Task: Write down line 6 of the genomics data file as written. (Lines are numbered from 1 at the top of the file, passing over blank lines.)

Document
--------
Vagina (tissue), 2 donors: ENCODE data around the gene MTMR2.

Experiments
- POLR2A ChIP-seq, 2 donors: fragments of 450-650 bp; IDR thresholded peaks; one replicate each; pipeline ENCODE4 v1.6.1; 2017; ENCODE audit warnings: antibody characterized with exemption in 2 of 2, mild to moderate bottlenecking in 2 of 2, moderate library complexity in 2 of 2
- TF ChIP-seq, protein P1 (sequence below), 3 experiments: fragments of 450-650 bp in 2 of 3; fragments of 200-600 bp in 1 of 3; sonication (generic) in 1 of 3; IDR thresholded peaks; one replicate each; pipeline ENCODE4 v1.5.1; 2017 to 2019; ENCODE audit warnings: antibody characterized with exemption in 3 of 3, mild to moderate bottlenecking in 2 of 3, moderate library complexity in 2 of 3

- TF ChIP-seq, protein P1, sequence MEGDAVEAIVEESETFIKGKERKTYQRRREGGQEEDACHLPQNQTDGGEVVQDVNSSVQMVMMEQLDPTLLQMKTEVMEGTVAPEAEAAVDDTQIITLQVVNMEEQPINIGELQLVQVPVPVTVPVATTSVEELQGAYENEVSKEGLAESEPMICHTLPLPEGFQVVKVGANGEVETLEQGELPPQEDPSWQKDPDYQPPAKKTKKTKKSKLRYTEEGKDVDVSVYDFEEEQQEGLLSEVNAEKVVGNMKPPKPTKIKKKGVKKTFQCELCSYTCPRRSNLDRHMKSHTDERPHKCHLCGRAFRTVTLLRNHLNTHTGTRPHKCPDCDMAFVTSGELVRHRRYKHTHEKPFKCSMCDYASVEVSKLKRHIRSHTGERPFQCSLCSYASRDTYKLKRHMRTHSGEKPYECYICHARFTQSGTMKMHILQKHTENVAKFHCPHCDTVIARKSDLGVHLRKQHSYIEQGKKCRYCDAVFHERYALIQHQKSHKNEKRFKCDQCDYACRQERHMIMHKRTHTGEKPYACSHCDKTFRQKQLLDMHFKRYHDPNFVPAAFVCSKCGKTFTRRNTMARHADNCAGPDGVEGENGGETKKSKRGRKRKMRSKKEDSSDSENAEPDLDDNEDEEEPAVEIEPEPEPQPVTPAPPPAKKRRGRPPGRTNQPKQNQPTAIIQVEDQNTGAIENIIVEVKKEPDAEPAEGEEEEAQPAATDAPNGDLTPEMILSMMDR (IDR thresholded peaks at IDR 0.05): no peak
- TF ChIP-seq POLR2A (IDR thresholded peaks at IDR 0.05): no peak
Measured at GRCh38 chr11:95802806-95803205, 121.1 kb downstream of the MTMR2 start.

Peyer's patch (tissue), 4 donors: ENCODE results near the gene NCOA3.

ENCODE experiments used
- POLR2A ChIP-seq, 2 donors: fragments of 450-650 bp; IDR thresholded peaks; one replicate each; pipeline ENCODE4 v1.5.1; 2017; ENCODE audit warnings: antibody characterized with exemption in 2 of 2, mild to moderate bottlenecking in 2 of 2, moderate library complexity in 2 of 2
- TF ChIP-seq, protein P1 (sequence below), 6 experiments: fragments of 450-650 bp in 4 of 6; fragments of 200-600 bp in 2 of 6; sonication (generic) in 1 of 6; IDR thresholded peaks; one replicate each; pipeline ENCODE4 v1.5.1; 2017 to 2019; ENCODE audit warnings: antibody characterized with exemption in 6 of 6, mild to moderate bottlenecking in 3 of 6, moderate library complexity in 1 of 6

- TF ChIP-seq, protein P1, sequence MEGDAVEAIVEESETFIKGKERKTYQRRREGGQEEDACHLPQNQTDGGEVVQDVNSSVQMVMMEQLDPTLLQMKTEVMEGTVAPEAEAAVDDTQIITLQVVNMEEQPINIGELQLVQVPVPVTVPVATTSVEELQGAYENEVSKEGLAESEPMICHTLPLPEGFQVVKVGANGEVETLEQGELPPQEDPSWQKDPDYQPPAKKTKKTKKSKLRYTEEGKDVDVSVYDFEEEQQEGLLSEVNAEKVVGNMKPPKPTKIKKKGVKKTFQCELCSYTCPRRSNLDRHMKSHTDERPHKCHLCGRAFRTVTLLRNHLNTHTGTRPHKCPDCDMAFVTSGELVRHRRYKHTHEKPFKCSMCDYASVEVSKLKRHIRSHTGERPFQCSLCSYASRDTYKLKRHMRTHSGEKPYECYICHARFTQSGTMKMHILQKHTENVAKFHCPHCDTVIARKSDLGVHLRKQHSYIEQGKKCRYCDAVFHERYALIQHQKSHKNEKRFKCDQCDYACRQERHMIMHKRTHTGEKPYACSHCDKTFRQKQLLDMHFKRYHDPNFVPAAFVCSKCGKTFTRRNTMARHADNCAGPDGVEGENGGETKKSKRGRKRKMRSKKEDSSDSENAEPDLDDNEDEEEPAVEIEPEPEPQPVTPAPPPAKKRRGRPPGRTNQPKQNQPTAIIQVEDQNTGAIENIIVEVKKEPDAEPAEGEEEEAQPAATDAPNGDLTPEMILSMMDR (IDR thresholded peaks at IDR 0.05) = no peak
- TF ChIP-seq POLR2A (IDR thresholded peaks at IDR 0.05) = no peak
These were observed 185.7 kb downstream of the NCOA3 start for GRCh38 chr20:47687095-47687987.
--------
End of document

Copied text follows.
- TF ChIP-seq POLR2A (IDR thresholded peaks at IDR 0.05): no peak